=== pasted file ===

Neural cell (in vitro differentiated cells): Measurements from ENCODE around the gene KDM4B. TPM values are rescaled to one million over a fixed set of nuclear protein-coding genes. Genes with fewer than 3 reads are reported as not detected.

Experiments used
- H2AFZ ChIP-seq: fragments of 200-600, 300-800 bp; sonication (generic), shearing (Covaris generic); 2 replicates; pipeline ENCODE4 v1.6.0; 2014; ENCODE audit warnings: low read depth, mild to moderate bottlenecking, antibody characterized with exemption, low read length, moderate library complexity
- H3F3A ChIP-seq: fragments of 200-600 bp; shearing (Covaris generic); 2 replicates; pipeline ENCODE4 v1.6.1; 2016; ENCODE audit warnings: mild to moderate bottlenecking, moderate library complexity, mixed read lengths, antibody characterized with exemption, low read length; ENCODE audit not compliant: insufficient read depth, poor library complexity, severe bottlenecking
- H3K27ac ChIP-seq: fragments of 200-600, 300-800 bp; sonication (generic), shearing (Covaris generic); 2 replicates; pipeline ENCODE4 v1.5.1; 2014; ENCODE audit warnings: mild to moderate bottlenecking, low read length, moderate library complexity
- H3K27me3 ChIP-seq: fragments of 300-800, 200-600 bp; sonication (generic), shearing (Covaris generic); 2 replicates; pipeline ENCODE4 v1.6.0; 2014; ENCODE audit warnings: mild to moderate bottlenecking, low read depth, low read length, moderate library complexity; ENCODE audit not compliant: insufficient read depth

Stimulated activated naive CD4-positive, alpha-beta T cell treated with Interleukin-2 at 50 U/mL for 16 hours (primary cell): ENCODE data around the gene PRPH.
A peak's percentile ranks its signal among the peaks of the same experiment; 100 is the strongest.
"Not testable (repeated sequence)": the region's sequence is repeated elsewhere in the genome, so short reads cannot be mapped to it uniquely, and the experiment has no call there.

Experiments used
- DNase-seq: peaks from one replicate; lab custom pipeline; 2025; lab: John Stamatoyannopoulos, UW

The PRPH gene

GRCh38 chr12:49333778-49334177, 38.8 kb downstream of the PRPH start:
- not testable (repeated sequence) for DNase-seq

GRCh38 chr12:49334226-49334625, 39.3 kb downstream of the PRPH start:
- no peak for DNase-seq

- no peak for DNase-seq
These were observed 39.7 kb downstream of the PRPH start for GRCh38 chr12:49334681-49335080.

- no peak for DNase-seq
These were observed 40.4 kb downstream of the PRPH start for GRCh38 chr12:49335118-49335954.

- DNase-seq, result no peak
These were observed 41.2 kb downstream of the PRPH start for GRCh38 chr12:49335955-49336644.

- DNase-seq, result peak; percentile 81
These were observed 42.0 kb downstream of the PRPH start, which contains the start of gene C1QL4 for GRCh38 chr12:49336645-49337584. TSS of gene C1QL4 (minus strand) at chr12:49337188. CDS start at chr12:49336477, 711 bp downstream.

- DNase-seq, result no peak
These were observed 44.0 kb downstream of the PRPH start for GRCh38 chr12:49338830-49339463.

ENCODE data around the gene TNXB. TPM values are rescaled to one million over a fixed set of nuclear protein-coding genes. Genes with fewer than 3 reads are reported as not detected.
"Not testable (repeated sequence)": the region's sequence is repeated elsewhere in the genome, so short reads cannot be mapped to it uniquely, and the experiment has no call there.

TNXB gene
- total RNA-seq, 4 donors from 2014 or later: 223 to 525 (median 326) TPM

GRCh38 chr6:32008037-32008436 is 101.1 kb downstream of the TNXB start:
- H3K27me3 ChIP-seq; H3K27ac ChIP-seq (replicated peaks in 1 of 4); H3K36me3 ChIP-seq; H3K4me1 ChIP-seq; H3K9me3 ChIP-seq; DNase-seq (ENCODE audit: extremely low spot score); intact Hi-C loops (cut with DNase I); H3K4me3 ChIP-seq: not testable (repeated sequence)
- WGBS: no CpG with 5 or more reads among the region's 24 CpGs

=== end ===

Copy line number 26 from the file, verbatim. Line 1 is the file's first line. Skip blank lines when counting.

These were observed 44.0 kb downstream of the PRPH start for GRCh38 chr12:49338830-49339463.